Expert: Wide streets need bicycle lanes
Published 10:04 am Wednesday, September 3, 2014
Many of the wide streets in Albert Lea could stand to have bike lanes to make them safer and to slow speedy drivers.
That was one of the recommendations of transportation expert Dan Burden, who returned to Albert Lea to make suggestions on the city’s automobile, bicycle and pedestrian infrastructure. Burden toured the city first in a car, then from the seat of a bicycle.
“The roads where people were going so fast were also so wide,” he said.
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Effective use of paint — such as that used for bike lanes — would reduce the urge for many drivers to speed because the street becomes narrowed. He cited Broadway, due for a bituminous mill and overlay next summer, as a problem street. He said it would become more attractive with bike lanes, too, and provide safer turn ratios and sight lines.
He suggested the Blazing Star Landing be turned into a mixed-housing neighborhood where people enjoy being close to the downtown, have views of Albert Lea Lake, are near recreation — the lake, Frank Hall Park, the Blazing Star Trail and the fishing spots at the channel between lakes.
Burden biked on Lake Shore Drive, a one-way route along the shore of Fountain Lake that is partially paved and partially gravel. It is shared by bicycle riders, walkers and slow-moving motorists alike.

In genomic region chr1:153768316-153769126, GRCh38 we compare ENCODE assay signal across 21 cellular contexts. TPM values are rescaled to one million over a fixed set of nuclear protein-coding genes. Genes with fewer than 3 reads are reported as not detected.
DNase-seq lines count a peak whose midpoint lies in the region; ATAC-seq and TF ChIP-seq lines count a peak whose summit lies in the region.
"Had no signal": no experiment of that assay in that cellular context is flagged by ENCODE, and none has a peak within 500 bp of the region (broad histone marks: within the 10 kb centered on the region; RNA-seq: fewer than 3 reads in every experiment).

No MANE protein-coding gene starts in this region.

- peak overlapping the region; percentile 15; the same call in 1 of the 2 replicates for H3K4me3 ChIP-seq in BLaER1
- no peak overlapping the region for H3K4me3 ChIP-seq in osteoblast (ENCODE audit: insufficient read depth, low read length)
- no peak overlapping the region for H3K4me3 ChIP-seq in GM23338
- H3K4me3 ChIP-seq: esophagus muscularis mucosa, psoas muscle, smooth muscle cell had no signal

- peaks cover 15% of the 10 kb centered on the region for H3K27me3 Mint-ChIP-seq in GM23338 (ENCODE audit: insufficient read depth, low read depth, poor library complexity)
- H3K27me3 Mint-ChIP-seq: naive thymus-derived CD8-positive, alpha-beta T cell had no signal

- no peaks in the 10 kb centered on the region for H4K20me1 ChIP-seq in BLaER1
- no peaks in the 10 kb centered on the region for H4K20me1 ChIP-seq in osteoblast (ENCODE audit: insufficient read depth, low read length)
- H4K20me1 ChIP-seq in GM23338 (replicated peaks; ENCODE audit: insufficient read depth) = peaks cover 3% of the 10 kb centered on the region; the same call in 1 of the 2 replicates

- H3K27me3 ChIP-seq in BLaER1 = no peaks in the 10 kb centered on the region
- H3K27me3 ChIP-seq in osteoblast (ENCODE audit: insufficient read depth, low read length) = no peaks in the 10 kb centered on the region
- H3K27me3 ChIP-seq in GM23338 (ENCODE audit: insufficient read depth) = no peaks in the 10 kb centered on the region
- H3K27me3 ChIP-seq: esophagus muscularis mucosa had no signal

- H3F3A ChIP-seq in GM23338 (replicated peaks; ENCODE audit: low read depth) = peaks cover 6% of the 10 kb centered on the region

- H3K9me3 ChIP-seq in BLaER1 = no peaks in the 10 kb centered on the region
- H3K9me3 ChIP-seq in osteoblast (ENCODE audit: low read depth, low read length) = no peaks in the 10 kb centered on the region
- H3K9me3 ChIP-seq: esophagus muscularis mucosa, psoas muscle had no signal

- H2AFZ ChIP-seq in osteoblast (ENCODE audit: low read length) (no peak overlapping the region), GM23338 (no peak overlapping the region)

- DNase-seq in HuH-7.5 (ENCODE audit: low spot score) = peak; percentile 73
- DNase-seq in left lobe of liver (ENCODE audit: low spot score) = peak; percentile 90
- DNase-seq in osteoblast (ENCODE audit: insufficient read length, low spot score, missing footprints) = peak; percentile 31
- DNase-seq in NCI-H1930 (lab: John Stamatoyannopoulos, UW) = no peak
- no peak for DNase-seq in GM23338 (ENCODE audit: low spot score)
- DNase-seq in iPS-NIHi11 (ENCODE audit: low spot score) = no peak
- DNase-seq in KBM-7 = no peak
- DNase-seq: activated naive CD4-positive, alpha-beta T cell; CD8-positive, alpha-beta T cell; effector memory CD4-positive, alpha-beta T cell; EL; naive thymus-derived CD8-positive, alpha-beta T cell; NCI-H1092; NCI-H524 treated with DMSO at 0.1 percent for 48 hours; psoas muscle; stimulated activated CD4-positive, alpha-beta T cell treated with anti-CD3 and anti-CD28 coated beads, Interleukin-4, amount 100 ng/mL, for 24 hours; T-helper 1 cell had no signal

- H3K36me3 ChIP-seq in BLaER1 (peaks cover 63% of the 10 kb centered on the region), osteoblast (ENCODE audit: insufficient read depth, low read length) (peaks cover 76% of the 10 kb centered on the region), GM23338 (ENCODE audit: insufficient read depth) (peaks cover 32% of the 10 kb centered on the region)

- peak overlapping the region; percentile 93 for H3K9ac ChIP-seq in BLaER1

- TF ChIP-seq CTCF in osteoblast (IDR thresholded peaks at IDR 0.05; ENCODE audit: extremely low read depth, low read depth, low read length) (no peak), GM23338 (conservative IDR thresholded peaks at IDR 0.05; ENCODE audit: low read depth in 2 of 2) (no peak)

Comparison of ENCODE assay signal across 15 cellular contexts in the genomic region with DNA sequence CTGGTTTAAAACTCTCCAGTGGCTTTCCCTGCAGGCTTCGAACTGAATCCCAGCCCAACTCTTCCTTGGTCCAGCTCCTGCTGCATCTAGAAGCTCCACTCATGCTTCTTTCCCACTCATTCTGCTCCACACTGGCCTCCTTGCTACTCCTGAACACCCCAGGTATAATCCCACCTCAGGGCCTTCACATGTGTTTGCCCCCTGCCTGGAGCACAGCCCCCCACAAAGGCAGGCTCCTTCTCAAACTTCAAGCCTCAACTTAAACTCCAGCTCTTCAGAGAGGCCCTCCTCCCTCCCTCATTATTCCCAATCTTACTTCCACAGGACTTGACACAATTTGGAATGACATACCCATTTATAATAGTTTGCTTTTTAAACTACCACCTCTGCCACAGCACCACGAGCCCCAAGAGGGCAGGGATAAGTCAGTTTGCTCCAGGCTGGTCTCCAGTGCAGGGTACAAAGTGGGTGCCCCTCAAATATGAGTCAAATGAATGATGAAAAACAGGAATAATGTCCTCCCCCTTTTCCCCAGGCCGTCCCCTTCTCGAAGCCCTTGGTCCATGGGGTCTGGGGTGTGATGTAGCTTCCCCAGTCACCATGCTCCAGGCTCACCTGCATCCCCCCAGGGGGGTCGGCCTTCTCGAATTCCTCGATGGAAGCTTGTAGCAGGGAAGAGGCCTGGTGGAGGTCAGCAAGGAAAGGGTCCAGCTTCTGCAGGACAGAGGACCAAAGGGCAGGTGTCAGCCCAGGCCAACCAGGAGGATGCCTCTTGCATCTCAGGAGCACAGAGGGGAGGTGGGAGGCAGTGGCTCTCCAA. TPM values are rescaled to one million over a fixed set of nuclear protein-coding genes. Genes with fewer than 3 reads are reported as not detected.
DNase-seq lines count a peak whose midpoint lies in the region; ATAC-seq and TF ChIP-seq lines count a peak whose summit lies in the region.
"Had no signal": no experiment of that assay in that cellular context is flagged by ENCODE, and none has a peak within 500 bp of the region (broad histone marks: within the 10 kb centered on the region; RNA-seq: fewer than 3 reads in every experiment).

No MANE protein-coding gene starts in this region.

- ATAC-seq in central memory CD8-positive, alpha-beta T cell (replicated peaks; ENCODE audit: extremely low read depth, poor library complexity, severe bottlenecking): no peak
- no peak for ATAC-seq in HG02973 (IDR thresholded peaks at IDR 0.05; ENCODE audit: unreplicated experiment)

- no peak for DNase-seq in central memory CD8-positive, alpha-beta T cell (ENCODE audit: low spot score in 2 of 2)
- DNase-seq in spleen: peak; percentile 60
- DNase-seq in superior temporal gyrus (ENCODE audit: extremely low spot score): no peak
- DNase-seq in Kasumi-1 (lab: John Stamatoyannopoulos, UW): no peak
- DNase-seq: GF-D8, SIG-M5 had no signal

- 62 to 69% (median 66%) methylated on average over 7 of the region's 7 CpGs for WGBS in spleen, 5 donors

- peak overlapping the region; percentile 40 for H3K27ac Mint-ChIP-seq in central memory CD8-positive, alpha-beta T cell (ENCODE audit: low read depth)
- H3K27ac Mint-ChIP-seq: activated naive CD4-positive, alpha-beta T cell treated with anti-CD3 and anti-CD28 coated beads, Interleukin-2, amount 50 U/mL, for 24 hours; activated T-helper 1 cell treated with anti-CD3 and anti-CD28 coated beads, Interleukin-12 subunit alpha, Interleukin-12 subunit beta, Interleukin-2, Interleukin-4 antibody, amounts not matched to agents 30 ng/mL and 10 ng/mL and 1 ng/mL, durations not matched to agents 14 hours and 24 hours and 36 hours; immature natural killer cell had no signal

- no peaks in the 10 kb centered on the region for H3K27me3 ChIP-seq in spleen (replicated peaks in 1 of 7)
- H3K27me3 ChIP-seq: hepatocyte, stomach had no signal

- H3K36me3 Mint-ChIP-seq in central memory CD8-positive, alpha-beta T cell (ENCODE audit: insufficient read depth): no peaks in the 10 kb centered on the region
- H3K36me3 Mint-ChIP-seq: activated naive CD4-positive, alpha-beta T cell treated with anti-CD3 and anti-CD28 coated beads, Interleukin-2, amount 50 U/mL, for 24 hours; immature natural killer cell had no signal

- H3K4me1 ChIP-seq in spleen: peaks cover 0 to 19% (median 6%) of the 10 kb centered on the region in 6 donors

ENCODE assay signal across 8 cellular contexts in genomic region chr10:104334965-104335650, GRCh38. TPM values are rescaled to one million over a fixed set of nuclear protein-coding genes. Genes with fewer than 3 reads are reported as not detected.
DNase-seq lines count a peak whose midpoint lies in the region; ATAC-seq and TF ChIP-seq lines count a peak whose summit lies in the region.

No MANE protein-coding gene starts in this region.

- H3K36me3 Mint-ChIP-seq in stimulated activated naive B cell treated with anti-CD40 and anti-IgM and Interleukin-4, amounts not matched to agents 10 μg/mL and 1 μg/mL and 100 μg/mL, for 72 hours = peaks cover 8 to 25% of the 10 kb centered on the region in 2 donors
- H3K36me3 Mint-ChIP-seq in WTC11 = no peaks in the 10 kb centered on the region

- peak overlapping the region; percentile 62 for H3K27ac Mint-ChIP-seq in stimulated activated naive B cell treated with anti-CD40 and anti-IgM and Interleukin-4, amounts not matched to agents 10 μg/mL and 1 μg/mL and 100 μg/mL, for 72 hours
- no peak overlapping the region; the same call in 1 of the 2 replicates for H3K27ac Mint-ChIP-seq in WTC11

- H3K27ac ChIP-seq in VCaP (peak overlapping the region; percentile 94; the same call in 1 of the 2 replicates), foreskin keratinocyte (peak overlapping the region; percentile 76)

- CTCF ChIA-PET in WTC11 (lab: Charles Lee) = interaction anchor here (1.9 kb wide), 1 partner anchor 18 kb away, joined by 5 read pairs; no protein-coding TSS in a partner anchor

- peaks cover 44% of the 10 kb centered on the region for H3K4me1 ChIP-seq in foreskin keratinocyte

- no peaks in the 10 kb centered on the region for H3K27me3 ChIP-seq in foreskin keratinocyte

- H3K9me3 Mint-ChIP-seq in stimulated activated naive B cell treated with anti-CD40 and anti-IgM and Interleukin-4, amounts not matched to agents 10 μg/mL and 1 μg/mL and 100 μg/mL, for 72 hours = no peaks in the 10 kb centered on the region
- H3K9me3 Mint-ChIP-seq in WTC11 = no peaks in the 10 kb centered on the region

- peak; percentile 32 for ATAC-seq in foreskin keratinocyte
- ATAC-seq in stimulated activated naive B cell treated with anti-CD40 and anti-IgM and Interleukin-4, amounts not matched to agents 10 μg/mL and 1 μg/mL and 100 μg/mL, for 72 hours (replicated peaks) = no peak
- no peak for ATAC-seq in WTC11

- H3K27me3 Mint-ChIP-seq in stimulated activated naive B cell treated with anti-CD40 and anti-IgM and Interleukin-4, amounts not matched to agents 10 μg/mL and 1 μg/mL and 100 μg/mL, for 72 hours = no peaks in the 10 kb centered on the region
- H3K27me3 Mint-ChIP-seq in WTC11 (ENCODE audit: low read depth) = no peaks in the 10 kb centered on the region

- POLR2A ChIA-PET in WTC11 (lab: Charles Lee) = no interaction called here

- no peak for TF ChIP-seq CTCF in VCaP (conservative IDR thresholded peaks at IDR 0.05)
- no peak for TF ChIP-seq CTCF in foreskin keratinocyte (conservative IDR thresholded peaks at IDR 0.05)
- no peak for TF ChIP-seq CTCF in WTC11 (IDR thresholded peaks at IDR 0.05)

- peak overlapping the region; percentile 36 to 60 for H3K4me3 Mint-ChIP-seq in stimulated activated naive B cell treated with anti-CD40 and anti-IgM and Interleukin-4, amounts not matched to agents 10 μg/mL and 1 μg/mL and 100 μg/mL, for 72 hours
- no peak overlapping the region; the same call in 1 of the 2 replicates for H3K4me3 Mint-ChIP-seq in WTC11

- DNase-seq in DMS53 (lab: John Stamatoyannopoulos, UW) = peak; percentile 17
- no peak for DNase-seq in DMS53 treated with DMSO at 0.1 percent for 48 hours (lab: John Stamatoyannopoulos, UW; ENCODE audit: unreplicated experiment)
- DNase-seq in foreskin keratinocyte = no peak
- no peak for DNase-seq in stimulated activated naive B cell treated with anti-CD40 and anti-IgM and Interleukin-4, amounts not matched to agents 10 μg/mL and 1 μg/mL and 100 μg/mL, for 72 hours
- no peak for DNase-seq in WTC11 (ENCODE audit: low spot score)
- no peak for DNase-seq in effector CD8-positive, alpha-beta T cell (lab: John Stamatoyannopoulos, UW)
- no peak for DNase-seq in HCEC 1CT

He suggested the city leave it the way it is.
“It’s so beautiful, why pave it?” Burden said. “It’s one of the great good places to get away from traffic.”
Burden will present the results of his audit at a workshop at 8:30 a.m. Thursday at Albert Lea City Hall.
Riding with Burden on the backs of bikes were Mayor Vern Rasmussen, City Manager Chad Adams, Public Works Director Steve Jahnke, Parks and Recreation Department recreation supervisor Jennifer Davis and Martin’s Cycling & Fitness owner Scott Martin, among others.
Burden said leaders in Albert Lea have been empowered by the Blue Zones and are ready for the next steps.
Albert Lea in 2009 was the pilot city for Blue Zones certification, an effort at taking steps to help residents in cities live longer, happier, healthier lives. Albert Lea went through what was dubbed the AARP/Blue Zones Vitality Project, and international experts gave local residents and leaders advice on healthy living. Burden first visited Albert Lea in January 2009 as part of the Vitality Project.
Other places, from Oskaloosa, Iowa, to Hermosa Beach, Calif., have worked in conjunction with the Minneapolis-based Blue Zones organization to launch similar steps as Albert Lea has.
Burden said the workshop on Thursday will be an opportunity to celebrate the transportation successes in Albert Lea, such as bike lanes on Front Street and connectivity of sidewalks and trails.
He said the modern economy pits cities in competition to attract companies, jobs and talent. The old way to garner those things was mainly through tax incentives. Anymore, the decision makers also want quality of life, and that includes health-oriented infrastructure.
“They are innovators who just want good places to raise their families,” Burden said.